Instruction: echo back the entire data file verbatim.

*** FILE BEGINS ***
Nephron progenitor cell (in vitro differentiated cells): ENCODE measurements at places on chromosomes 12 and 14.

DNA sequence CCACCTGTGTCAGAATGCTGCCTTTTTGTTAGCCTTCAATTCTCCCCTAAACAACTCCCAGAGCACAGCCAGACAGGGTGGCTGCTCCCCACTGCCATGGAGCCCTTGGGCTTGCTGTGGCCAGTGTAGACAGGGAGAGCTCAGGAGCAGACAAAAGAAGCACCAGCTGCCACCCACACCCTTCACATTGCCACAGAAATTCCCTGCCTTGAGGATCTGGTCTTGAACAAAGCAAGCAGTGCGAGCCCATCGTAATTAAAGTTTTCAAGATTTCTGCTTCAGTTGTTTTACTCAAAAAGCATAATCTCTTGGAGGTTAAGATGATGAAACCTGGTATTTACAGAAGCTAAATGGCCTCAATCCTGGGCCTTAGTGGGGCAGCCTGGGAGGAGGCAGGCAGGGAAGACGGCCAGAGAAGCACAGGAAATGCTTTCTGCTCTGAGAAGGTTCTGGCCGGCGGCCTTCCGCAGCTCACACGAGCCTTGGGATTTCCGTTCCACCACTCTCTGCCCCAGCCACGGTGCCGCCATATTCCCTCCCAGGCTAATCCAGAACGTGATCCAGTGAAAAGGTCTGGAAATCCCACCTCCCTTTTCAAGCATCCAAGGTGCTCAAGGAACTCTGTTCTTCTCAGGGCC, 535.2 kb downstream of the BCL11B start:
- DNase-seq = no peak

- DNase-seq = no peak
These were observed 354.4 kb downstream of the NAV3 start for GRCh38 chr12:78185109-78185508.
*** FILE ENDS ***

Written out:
Nephron progenitor cell (in vitro differentiated cells): ENCODE measurements at places on chromosomes 12 and 14.

DNA sequence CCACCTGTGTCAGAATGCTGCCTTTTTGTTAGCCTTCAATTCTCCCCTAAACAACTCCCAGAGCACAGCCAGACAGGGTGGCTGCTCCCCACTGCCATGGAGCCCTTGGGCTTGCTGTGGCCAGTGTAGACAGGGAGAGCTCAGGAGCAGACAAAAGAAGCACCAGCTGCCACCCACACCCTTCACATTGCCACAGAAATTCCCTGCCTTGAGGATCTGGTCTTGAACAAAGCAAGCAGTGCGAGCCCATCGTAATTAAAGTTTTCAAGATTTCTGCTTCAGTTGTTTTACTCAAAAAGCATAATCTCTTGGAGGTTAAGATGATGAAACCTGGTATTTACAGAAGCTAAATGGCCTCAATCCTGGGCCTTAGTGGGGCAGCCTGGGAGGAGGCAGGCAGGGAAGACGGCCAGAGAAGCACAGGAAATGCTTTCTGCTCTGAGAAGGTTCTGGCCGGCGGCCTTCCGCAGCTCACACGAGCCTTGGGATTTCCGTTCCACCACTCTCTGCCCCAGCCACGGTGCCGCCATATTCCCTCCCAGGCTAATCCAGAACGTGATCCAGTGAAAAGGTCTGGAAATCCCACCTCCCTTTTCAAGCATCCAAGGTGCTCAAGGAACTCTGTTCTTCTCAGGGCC, 535.2 kb downstream of the BCL11B start:
- DNase-seq = no peak

- DNase-seq = no peak
These were observed 354.4 kb downstream of the NAV3 start for GRCh38 chr12:78185109-78185508.